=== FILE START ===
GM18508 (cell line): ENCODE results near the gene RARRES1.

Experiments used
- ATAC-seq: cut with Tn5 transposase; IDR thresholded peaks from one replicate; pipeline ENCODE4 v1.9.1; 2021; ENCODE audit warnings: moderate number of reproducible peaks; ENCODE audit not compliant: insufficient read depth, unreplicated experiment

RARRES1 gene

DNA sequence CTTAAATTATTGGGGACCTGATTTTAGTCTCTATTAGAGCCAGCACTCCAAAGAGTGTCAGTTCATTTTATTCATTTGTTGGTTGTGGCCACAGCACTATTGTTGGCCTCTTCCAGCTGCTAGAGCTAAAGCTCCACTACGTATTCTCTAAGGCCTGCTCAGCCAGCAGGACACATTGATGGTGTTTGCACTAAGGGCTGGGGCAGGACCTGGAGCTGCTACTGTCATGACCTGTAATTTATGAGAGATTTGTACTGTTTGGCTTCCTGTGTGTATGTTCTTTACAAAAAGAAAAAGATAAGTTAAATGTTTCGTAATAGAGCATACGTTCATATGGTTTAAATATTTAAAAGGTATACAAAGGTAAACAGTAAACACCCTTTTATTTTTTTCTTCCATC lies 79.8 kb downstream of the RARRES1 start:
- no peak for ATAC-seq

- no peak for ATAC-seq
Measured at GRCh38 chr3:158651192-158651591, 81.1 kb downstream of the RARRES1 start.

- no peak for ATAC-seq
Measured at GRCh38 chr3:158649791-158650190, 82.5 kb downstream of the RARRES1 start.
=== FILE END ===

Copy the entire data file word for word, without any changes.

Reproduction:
GM18508 (cell line): ENCODE results near the gene RARRES1.

Experiments used
- ATAC-seq: cut with Tn5 transposase; IDR thresholded peaks from one replicate; pipeline ENCODE4 v1.9.1; 2021; ENCODE audit warnings: moderate number of reproducible peaks; ENCODE audit not compliant: insufficient read depth, unreplicated experiment

RARRES1 gene

DNA sequence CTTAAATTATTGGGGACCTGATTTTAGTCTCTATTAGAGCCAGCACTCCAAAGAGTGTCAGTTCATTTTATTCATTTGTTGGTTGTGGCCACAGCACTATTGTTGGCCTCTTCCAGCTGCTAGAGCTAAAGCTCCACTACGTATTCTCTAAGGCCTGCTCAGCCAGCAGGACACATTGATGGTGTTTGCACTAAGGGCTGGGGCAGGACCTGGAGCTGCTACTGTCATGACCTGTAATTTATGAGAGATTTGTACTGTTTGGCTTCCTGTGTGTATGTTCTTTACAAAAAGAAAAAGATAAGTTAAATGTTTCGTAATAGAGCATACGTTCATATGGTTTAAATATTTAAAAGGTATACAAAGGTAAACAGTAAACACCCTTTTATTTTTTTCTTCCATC lies 79.8 kb downstream of the RARRES1 start:
- no peak for ATAC-seq

- no peak for ATAC-seq
Measured at GRCh38 chr3:158651192-158651591, 81.1 kb downstream of the RARRES1 start.

- no peak for ATAC-seq
Measured at GRCh38 chr3:158649791-158650190, 82.5 kb downstream of the RARRES1 start.